New dolphin species discovered off Australia

2013-10-31 09:16
Australian humpback dolphins swimming off the coast of northern Australia. (Guido Parra, AFP)

Australian humpback dolphins swimming off the coast of northern Australia. (Guido Parra, AFP)

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Sydney - Researchers have identified a new humpback dolphin species off northern Australia, using genetic mapping to single out an animal not previously known to science.

A global team led by the US-based Wildlife Conservation Society made the discovery after examining almost 200 dead dolphins and tissue specimens from live animals across the four Atlantic, Indian and Indo-Pacific ocean areas where humpbacks are known to live.

A study of the beak length and number of teeth in 180 skulls from beached and museum specimens, as well as live DNA samples from 235 dolphins, identified a new species in the humpback, or sousa genus, which frequents waters off northern Australia.

"Based on our combined genetic and morphological analyses, there is convincing evidence for at least four species within the genus," lead author Martin Mendez wrote in the paper, published in the latest edition of the journal Molecular Ecology, adding that this included "a new as-yet-unnamed species off northern Australia".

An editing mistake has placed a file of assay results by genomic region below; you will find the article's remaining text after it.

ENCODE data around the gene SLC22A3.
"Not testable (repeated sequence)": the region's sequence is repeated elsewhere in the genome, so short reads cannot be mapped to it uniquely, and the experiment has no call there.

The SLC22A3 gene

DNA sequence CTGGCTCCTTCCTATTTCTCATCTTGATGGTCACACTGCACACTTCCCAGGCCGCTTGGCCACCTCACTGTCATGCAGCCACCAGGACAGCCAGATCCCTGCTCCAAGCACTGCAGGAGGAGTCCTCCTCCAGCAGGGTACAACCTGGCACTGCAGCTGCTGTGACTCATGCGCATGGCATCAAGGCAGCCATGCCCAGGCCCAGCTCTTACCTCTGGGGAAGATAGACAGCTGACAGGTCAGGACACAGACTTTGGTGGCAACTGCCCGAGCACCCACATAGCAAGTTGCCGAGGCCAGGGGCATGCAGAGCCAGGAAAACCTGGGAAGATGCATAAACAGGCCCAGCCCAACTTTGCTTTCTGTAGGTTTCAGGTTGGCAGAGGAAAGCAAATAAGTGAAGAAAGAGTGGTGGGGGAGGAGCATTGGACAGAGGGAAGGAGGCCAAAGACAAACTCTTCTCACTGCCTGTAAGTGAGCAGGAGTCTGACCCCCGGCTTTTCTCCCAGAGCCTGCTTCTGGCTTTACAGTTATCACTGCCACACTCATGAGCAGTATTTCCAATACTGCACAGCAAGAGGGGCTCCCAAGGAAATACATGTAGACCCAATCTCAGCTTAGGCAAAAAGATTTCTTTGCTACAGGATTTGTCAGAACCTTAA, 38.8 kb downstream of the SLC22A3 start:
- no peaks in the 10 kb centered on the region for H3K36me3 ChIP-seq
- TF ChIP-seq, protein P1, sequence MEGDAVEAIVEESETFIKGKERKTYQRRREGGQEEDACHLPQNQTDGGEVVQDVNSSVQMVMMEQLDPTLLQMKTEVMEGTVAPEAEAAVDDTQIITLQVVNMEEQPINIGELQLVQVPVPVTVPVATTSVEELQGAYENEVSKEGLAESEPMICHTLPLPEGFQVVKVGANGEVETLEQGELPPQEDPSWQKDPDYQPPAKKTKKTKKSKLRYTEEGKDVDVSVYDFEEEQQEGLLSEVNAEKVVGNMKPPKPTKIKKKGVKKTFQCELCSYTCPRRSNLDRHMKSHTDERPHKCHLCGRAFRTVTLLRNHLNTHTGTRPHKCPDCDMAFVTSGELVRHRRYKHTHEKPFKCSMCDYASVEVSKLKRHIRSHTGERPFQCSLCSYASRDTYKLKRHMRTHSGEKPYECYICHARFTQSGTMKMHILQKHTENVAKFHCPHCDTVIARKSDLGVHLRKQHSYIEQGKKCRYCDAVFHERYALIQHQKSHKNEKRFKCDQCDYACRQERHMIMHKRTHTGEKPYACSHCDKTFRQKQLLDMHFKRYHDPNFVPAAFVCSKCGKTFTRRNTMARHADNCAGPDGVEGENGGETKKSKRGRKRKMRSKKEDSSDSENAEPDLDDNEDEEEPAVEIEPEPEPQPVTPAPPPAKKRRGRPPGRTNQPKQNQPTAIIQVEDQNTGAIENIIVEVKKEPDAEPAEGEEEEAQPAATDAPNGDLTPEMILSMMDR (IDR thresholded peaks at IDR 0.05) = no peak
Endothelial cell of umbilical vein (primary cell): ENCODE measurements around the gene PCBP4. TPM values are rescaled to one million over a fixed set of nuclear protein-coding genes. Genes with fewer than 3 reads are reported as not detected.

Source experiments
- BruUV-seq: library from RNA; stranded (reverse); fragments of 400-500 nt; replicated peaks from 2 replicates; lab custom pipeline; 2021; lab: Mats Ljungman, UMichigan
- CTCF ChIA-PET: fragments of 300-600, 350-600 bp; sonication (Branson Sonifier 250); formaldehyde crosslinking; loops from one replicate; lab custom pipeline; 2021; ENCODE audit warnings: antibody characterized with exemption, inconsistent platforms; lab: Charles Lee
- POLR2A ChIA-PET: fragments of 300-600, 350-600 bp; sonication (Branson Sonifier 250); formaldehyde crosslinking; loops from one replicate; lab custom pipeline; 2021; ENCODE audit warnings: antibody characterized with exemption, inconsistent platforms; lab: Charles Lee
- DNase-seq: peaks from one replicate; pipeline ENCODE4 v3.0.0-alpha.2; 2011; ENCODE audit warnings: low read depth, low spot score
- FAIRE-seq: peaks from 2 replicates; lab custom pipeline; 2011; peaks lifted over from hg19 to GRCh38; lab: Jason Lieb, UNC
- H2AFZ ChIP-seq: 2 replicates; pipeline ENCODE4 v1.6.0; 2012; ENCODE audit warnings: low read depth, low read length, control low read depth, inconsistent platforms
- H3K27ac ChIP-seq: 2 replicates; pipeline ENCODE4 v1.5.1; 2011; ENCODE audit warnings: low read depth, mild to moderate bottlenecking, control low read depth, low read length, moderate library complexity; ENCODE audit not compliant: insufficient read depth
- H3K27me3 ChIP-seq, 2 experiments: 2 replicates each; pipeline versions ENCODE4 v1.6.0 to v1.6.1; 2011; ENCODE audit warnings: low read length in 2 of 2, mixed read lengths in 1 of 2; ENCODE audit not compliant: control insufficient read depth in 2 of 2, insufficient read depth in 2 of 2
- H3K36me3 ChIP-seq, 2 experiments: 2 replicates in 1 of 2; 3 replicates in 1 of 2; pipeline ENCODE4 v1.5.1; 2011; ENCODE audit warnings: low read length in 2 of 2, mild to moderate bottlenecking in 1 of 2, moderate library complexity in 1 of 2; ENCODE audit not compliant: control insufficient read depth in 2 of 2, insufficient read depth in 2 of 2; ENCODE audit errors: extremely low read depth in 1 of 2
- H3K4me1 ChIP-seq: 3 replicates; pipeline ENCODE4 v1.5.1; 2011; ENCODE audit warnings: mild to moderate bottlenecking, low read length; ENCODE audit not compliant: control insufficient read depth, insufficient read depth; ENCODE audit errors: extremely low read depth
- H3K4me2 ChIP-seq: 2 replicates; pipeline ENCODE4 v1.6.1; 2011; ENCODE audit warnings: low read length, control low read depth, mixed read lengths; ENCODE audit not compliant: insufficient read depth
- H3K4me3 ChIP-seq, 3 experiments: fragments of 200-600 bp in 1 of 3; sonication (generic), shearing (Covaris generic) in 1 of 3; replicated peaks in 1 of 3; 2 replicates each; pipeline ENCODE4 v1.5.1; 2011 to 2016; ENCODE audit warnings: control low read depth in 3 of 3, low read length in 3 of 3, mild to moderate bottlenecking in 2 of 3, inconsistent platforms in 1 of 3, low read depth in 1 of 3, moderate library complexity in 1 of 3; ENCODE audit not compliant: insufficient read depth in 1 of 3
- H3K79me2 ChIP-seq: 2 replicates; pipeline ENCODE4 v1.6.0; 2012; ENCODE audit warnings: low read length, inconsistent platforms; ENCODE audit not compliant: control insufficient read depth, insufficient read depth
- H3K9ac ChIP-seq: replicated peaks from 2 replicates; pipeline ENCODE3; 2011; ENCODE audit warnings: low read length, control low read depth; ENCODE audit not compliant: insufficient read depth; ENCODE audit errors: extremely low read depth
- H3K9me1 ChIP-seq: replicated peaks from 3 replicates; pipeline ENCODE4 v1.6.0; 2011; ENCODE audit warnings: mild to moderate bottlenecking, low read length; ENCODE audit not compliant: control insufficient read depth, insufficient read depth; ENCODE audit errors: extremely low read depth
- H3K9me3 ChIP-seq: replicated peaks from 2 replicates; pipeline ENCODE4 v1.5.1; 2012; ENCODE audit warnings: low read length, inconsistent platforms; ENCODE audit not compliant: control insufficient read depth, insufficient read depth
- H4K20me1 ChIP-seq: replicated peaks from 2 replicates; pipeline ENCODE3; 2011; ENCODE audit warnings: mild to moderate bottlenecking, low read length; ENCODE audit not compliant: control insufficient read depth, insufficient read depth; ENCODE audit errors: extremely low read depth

The Wildlife Conservation Society said it was a significant finding - identifying a new mammal species is rare - and that it hoped it would boost conservation efforts.

Two of the three already-identified sousa species are in decline and considered at risk from habitat loss and fishing, with S. chinensis, found in the eastern Indian and West Pacific Oceans, listed as near-threatened by the International Union for Conservation of Nature.

S. teuszii, which lives in the Atlantic off West Africa, is rated vulnerable.

"This discovery helps our understanding of the evolutionary history of this group and informs conservation policies to help safeguard each of the species," said Mendez.

The team's findings will be used to formally apply for a new species to be named by the International Commission on Zoological Nomenclature.

Humpback dolphins are so named due to a distinctive hump just below their dorsal fin, which is also uniquely elongated.

Read more on:    australia  |  genetics  |  marine life  |  animals  |  environment

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